The Tayyab card, issued to users’ mobile phones when they download the Tayyab mobile app, is fully Sharia-compliant, a status confirmed by the Shariyah Review Bureau of Saudi Arabia. It does not charge interest on customer card balances (haram under Sharia law) and allows users to make contactless payments and instant transfers via Apple Pay and Samsung Pay. Plastic Visa cards can be issued to users on request.

The Tayyab card also allows customers to store funds in four currencies (Kazakh tenge, US dollars, Russian roubles and euros) and withdraw cash from any ATM worldwide. It was also set up to prevent it being used for haram activities such as in casinos and other gambling outlets, alcohol and tobacco stores, bars and nightclubs, through restrictions built into the technology that recognise such transactions.

African fintech

African countries with large populations of young Muslims are also embracing Sharia-compliant fintech. The 2021 Global Islamic Fintech Report noted sub-Saharan Africa and Middle East and north African (MENA) countries (excluding Gulf states) “have gaps” across the nine key fintech services of social finance, insurance, wealth management, deposits and lending, raising funds, payments, capital markets, digital assets and alternative finance.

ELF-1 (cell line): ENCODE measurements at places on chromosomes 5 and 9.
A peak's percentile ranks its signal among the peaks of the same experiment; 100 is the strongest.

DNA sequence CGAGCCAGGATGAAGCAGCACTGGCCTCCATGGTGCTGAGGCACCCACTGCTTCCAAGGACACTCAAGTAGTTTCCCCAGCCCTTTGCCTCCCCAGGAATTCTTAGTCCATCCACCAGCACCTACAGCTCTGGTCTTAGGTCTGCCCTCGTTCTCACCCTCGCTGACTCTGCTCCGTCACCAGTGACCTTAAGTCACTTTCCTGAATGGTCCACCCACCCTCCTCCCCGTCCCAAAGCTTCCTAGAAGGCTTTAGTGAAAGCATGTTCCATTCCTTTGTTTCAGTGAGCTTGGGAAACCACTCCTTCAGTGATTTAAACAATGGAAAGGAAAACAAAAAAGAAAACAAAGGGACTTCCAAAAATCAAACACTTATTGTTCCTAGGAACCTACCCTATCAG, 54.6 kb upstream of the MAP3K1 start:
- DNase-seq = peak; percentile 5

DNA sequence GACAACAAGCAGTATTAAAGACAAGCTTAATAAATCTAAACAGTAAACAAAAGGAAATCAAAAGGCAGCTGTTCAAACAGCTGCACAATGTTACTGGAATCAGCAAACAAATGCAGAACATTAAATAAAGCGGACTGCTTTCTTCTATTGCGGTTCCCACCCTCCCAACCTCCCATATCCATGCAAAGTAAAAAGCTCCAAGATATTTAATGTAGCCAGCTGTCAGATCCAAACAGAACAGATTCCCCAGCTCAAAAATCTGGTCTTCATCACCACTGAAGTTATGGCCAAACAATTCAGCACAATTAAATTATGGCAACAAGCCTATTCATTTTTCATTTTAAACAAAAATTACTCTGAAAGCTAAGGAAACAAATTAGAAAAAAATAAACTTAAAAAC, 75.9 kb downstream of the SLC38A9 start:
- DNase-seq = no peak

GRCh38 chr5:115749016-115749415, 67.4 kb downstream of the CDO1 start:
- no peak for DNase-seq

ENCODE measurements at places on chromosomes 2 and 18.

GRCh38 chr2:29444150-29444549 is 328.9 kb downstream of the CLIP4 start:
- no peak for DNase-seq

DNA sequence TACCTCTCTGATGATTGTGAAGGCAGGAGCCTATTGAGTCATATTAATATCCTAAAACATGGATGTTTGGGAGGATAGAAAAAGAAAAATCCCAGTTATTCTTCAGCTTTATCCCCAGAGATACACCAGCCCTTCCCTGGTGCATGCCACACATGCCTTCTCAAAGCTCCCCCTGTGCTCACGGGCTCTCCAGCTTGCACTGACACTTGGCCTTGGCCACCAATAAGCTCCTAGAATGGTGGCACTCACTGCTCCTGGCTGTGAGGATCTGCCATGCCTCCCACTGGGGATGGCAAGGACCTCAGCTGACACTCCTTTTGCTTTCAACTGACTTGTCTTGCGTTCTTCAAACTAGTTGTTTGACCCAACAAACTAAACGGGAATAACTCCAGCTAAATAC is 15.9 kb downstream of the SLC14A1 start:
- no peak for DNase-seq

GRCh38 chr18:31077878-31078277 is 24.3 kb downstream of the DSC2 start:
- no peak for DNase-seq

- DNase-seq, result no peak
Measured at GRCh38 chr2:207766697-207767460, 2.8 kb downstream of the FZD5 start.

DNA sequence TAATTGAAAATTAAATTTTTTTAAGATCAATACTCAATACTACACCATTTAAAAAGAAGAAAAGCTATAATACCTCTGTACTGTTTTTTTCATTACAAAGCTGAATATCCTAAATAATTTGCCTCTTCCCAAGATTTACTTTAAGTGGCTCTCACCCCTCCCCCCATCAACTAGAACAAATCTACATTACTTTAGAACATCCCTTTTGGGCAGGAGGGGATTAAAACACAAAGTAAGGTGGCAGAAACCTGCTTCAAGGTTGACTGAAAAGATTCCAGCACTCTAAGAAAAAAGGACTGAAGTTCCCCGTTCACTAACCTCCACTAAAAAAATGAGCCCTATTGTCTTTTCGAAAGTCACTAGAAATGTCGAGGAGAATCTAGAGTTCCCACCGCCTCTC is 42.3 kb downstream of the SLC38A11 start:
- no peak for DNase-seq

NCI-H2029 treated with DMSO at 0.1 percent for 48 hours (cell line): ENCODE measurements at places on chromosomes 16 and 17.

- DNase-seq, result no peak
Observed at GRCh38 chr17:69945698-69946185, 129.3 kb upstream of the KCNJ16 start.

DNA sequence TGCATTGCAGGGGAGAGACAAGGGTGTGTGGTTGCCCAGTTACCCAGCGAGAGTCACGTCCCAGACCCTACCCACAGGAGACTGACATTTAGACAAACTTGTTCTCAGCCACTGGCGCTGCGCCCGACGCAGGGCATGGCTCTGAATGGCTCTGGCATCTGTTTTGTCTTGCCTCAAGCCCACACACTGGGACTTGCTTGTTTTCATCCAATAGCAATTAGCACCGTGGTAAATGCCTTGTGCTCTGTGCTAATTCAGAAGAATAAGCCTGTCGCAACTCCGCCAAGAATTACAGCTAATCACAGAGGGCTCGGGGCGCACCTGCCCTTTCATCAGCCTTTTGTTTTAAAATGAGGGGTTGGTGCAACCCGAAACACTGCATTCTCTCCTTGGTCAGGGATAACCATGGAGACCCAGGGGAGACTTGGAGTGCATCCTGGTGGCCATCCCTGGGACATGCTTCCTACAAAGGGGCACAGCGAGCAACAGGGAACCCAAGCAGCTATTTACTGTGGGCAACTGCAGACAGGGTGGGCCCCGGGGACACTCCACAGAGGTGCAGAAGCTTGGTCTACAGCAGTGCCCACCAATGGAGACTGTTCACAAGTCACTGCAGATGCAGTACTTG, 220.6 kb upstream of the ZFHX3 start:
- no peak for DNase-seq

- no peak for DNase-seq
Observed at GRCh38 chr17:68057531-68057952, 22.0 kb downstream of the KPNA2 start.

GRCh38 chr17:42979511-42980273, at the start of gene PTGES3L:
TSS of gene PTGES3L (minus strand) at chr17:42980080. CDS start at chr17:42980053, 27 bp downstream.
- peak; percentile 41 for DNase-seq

This indicates “ample opportunities for growth”, said the report.

In July 2021 Nigeria launched eTijar, a Sharia-compliant fintech platform delivering Islamic investment and saving services to Muslims and non-Muslims. According to Bashir Yusuf, founder and CEO of eTijar, when his team began working on the platform in 2018, they identified a major vacuum in the country’s consumer finance market.